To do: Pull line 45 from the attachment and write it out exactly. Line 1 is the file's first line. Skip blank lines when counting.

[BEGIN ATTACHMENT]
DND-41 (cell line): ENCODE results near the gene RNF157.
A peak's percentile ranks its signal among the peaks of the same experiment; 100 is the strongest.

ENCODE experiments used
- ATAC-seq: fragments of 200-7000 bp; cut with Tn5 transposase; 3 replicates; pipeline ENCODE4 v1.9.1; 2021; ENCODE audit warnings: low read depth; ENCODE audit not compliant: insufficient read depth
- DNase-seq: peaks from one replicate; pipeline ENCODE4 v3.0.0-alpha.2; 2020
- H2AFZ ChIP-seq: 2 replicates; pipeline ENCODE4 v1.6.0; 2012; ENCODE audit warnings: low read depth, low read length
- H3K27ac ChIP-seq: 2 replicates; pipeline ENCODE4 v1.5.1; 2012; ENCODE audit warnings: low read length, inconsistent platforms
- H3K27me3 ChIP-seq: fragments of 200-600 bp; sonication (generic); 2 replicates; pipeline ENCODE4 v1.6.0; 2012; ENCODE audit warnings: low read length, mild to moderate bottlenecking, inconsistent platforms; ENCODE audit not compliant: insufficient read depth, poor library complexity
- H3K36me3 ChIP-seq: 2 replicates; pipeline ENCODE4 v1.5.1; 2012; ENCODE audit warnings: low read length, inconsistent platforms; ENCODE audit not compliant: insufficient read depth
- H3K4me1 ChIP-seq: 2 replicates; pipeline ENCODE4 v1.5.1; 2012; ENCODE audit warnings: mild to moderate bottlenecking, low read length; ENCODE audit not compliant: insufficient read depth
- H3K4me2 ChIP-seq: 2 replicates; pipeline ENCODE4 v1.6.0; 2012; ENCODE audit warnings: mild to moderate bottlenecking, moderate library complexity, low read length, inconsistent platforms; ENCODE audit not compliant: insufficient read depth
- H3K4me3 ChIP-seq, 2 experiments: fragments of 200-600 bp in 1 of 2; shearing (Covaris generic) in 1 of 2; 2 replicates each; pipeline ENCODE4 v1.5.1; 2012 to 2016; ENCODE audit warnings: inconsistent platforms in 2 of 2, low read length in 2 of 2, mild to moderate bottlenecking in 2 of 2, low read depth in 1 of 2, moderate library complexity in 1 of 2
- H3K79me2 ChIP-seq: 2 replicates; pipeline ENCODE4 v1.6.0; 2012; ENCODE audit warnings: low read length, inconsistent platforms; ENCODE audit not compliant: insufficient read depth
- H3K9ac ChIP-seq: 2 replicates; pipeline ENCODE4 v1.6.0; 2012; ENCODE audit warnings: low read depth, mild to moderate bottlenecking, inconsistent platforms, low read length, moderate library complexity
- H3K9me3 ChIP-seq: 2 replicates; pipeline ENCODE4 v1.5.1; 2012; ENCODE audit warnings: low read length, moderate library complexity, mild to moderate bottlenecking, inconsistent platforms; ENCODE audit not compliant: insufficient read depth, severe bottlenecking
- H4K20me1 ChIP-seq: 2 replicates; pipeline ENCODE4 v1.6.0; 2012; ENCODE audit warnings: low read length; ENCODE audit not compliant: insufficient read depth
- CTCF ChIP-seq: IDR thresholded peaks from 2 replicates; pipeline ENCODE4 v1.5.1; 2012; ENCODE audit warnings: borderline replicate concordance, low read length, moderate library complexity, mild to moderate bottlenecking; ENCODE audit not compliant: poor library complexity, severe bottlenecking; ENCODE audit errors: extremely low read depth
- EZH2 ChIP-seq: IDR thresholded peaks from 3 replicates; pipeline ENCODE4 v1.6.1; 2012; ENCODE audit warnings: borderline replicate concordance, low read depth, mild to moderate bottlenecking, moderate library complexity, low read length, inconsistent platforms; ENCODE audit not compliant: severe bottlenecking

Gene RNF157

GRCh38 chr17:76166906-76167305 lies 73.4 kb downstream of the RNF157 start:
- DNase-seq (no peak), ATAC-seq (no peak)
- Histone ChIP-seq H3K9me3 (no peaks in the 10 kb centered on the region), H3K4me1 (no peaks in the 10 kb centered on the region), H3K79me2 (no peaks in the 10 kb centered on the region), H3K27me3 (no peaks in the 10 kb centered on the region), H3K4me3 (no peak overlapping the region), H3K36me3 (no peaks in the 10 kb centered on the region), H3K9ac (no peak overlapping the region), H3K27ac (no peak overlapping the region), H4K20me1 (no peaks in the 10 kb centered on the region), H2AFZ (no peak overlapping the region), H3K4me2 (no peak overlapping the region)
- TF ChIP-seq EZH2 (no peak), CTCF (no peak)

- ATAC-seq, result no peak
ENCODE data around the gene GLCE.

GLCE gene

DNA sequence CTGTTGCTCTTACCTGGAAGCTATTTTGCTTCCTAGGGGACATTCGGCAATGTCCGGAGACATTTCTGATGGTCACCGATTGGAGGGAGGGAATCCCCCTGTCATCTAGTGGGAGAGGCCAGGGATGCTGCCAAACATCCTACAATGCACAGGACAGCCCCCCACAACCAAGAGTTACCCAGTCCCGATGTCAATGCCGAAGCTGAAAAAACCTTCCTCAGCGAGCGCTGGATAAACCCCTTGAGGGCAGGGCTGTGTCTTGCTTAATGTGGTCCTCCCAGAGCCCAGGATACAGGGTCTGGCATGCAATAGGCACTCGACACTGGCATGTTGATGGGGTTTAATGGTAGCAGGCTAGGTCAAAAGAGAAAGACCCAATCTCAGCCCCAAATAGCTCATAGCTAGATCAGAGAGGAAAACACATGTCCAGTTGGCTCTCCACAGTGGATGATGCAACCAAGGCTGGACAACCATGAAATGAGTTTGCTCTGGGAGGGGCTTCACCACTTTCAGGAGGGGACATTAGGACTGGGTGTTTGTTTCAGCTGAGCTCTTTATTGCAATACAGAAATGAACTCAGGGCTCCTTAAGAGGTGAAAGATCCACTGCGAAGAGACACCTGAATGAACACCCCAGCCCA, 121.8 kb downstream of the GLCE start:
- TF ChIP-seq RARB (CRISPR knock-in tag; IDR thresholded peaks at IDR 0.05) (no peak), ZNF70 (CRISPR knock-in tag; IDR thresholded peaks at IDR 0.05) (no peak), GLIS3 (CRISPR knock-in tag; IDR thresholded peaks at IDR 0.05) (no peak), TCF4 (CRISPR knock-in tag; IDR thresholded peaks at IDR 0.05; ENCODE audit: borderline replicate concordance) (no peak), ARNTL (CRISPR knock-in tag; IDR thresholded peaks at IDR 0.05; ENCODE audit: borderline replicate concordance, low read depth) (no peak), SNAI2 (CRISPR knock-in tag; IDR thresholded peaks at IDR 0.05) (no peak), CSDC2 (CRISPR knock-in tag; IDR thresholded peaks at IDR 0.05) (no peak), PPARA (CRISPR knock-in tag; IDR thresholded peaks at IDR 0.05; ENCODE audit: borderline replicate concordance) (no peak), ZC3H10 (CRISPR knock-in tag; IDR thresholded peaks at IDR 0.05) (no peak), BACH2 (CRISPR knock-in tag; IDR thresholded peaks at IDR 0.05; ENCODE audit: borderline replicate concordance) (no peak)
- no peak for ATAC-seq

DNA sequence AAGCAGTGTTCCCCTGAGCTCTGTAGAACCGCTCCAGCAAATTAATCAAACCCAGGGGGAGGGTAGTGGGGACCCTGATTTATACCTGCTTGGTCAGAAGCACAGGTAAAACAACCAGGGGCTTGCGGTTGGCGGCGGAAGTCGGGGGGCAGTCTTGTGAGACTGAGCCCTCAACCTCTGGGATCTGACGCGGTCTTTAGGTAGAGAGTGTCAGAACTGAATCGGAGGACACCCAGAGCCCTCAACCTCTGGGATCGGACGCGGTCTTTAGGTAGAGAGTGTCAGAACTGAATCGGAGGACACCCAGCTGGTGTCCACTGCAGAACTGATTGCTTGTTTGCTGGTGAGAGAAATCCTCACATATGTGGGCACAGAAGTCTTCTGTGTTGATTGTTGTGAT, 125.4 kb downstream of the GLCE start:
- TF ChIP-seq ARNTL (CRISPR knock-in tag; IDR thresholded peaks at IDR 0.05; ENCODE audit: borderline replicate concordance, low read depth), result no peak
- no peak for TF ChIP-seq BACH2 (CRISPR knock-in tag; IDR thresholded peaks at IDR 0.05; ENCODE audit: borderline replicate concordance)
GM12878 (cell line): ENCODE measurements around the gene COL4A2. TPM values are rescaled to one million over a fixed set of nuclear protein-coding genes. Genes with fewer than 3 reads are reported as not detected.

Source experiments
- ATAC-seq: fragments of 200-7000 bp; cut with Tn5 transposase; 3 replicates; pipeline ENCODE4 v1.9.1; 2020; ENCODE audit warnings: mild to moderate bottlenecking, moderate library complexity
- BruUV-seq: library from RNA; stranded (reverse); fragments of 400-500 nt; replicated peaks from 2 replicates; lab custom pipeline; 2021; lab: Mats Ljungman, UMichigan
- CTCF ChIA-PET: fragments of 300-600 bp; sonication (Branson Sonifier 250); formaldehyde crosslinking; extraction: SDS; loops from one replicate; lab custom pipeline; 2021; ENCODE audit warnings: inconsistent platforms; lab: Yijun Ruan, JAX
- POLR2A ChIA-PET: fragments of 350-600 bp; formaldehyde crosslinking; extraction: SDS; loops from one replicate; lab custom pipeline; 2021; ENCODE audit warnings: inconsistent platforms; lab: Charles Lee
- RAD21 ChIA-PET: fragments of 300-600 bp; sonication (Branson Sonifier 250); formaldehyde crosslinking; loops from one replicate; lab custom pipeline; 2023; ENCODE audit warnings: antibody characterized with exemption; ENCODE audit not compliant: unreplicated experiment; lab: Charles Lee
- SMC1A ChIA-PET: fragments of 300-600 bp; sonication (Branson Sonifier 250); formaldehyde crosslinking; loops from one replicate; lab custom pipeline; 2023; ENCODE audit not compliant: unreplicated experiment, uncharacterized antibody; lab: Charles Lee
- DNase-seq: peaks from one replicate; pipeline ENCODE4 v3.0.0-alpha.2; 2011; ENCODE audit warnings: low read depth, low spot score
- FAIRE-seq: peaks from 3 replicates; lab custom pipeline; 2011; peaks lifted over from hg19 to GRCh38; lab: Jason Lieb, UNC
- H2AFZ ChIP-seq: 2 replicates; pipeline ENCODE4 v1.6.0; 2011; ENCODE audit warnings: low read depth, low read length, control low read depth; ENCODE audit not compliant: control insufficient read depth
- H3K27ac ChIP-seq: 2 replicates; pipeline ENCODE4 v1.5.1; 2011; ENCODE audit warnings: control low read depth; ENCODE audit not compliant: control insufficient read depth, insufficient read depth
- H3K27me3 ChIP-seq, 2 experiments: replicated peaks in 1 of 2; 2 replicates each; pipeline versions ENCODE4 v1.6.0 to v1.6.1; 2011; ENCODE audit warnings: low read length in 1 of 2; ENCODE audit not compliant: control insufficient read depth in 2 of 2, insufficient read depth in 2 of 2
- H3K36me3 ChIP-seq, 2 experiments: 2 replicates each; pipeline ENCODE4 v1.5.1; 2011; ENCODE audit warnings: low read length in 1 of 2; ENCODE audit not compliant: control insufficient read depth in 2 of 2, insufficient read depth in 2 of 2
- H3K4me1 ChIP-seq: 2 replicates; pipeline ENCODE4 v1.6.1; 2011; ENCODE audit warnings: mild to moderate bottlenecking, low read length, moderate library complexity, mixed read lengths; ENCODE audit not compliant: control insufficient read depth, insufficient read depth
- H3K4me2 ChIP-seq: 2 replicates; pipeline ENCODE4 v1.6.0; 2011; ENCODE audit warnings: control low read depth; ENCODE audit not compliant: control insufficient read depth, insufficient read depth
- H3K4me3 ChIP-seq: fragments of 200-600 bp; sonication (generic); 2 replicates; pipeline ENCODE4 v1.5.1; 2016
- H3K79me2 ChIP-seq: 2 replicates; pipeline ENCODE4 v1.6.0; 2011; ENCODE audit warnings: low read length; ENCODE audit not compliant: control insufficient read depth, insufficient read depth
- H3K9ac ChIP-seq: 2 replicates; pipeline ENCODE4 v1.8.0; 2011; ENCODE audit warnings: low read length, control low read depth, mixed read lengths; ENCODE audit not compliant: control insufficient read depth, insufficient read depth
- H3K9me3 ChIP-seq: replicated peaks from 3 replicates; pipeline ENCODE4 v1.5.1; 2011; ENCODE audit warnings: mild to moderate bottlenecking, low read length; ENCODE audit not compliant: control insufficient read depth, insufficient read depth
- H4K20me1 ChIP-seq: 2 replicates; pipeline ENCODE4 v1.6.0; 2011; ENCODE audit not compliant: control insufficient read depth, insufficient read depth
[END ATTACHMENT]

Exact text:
- H3K27me3 ChIP-seq, 2 experiments: replicated peaks in 1 of 2; 2 replicates each; pipeline versions ENCODE4 v1.6.0 to v1.6.1; 2011; ENCODE audit warnings: low read length in 1 of 2; ENCODE audit not compliant: control insufficient read depth in 2 of 2, insufficient read depth in 2 of 2